Sacagawea Heritage Trail

The Sacagawea Heritage Trail Project is a recreational and educational trail along twenty-three miles of beautiful Columbia River shoreline in Tri-Cities, Washington. The trail is dedicated to the lone woman on the Lewis and Clark expedition. The bi-modal trail and all trail amenities enable all outdoor enthusiasts to experience an environmentally sound and unique shrub-steppe habitat and gain a greater awareness and appreciation for the experiences of the Corps of Discovery in the Mid-Columbia region. Few trails in Washington match this blend of nature, education and recreation--walking or biking on the Sacagawea Heritage Trail is a truly enthralling experience.

The Sacagawea Heritage Trail plays on the vision for a continuous bicycle and pedestrian route connecting the Tri-Cities. The trail, showcasing interpretive opportunities, is intended to serve as an amenity for both local residents and visitors to the area. The non-motorized loop routes along the riverfronts in the Tri-Cities area, and create linkages with waterfront parks. The trail system includes Class I multi-purpose trails, sidewalks, Class II bike routes (striped bike lanes) and Class III bike routes (signed bike routes). 

The Tri-Cities area is fortunate to have extensive river frontage along the Columbia, Yakima and Snake Rivers to develop one of the most unique trails in Washington. Much of the riverfront is in public ownership, either through the Army Corps of Engineers, Cities, Benton and Franklin Counties, Port districts or State Parks. Portions of the trail route have been developed through parks, and along levees and streets. Individual jurisdictions have also completed trail improvements in conjunction with other waterfront development.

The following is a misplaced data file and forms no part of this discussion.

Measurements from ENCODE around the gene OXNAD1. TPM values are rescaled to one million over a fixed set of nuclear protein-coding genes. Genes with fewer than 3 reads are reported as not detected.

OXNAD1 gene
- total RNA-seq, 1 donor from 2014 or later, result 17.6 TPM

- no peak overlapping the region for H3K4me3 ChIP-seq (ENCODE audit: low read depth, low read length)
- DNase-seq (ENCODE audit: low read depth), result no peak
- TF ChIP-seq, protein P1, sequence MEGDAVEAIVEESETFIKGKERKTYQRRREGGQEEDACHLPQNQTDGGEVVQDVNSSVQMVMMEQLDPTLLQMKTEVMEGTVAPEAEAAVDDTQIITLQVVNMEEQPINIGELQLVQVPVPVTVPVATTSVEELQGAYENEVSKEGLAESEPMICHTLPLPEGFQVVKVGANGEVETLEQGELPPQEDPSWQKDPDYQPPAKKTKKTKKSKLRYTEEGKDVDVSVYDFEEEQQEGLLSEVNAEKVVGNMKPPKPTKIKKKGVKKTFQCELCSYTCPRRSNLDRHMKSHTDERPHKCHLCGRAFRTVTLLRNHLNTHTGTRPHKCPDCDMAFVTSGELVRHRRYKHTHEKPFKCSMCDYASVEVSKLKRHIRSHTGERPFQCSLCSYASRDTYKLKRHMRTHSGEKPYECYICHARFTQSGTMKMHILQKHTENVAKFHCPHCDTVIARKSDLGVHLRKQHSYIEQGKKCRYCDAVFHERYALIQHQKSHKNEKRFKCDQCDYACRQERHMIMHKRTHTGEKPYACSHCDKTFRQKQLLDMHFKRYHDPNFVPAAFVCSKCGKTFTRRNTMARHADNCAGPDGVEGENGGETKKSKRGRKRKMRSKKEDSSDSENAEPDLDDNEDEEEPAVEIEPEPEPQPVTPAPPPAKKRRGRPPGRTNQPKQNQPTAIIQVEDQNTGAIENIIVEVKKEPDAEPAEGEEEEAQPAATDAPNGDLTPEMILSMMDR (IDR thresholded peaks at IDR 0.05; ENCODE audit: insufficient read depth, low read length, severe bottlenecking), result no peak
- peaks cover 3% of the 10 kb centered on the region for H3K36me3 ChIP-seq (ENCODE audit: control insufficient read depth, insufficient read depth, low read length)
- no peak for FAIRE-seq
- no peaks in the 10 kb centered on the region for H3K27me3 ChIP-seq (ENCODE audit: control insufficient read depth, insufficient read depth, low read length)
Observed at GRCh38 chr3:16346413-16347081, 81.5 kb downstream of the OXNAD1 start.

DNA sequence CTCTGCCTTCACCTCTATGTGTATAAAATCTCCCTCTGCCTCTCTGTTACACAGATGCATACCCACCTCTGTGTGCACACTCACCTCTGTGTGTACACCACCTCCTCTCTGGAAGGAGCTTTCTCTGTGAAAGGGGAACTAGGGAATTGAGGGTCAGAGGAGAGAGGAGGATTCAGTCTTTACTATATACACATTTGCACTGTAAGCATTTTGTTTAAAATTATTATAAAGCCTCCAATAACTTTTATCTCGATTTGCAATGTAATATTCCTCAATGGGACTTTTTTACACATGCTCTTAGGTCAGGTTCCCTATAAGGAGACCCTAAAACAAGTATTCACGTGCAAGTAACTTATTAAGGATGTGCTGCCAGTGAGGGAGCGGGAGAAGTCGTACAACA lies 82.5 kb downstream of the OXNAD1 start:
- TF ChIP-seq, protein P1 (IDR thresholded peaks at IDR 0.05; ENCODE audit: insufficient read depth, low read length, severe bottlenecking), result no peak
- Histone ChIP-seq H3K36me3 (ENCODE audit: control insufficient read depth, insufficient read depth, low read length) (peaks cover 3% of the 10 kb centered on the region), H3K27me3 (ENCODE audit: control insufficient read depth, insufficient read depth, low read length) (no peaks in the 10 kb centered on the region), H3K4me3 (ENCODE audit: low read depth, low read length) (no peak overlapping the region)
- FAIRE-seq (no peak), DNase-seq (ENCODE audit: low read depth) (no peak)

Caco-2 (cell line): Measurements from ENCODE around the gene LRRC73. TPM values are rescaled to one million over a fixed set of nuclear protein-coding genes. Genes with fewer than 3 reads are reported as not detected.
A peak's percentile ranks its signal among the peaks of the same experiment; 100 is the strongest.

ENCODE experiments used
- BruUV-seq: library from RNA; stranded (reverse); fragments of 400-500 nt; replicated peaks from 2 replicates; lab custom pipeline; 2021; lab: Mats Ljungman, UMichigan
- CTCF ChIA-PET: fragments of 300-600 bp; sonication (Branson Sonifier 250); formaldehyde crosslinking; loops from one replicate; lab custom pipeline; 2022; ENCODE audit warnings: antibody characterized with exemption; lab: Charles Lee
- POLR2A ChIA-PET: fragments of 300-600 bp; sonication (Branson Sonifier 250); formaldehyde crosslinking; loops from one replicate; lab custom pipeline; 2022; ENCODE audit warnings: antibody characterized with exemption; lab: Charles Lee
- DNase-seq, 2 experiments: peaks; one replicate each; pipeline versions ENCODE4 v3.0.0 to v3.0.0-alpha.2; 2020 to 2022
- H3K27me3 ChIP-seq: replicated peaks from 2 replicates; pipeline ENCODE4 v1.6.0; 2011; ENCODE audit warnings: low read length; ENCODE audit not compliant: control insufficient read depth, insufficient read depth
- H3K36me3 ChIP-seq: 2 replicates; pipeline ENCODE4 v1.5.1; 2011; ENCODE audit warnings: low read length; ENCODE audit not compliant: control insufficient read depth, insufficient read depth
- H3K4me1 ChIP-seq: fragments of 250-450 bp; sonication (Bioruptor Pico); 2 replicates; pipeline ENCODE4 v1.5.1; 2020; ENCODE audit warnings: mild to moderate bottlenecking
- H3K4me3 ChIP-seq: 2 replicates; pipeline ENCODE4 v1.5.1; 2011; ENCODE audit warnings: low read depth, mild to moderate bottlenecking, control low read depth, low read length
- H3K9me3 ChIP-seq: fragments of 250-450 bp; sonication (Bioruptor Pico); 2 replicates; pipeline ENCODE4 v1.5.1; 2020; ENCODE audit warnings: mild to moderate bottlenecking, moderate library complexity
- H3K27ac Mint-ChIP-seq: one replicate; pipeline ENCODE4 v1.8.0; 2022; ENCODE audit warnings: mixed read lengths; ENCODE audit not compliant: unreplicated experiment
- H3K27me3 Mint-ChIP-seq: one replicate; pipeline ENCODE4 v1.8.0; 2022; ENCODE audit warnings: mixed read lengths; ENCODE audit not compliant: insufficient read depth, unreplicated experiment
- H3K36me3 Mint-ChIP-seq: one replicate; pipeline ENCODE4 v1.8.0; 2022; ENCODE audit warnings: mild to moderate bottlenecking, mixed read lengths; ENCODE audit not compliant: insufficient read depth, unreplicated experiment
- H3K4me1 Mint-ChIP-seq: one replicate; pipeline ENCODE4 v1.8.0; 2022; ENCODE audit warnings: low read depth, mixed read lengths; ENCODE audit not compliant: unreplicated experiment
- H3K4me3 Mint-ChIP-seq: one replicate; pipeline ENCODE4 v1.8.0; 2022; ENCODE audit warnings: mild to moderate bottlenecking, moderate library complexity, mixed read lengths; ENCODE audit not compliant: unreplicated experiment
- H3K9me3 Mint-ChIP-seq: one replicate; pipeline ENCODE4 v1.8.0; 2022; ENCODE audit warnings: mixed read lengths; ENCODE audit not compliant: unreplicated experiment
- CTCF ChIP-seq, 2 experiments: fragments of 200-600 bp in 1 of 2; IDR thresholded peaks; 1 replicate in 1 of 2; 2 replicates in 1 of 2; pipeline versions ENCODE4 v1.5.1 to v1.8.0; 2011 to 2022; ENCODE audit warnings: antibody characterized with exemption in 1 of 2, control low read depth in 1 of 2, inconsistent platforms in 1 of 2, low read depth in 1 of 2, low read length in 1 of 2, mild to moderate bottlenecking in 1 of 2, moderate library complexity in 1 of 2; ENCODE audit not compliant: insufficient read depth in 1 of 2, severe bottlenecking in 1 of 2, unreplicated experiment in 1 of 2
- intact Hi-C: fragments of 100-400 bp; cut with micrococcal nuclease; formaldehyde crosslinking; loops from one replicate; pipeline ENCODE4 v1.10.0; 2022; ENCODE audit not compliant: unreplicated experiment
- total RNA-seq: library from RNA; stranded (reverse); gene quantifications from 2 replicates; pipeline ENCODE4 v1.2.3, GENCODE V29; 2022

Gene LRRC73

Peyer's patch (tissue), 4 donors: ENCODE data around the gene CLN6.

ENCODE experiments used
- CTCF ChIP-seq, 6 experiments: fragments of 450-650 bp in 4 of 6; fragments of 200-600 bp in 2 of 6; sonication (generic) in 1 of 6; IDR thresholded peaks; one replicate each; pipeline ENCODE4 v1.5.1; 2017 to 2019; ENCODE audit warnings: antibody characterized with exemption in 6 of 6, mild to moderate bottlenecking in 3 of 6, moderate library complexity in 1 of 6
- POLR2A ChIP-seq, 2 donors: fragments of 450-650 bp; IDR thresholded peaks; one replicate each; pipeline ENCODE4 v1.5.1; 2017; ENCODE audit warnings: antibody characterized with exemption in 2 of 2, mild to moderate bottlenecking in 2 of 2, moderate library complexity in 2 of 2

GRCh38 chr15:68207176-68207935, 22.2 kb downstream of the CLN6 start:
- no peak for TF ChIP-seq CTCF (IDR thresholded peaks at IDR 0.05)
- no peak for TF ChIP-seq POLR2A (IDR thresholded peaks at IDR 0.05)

Interpretive topics are portrayed along the route. This includes a variety of natural, historical, and cultural topics with an emphasis on specific sites of local interest. This list could be expanded if other appropriate topics come to light. These displays are of interest to both locals interested in preserving the local heritage, and to tourists learning about the area. The actual interpretive displays take a number of forms, from signage to sculptural elements. Interpretive displays add substantially to the enjoyment of trail facilities by the public.

Creation of the Master Plan involved input from a number of local jurisdictions, including: the Cities of Kennewick, Pasco and Richland; Benton and Franklin Counties; and the Ports of Benton, Kennewick and Pasco. Overall coordination for the planning process was provided by Visit TRI-CITIES. An Interlocal Staff Committee composed of representatives from each of the above agencies and jurisdictions met with the consultant team to review and discuss existing conditions and proposed planning elements. The planning process began in December, 1999, and was completed in August, 2000.

For a map of the trail click here.